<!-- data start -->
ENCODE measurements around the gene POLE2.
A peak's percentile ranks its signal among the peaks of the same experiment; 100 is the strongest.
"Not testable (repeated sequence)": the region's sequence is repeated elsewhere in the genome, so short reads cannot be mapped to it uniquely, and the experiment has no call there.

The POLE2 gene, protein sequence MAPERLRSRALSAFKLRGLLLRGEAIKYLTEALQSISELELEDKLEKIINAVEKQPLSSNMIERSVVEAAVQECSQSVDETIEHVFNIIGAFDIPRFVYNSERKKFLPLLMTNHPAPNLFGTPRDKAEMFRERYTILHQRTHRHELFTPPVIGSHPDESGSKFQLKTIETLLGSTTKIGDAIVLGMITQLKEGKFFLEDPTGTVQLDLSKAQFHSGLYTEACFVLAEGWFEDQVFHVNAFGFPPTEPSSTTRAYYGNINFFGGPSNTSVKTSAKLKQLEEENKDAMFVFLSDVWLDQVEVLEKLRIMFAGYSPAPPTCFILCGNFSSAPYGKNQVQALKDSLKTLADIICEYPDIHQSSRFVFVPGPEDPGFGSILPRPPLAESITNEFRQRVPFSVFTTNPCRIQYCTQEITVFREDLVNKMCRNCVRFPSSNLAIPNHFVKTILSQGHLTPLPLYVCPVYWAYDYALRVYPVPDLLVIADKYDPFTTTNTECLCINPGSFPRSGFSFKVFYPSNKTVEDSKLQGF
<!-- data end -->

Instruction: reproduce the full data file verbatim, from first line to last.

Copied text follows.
ENCODE measurements around the gene POLE2.
A peak's percentile ranks its signal among the peaks of the same experiment; 100 is the strongest.
"Not testable (repeated sequence)": the region's sequence is repeated elsewhere in the genome, so short reads cannot be mapped to it uniquely, and the experiment has no call there.

The POLE2 gene, protein sequence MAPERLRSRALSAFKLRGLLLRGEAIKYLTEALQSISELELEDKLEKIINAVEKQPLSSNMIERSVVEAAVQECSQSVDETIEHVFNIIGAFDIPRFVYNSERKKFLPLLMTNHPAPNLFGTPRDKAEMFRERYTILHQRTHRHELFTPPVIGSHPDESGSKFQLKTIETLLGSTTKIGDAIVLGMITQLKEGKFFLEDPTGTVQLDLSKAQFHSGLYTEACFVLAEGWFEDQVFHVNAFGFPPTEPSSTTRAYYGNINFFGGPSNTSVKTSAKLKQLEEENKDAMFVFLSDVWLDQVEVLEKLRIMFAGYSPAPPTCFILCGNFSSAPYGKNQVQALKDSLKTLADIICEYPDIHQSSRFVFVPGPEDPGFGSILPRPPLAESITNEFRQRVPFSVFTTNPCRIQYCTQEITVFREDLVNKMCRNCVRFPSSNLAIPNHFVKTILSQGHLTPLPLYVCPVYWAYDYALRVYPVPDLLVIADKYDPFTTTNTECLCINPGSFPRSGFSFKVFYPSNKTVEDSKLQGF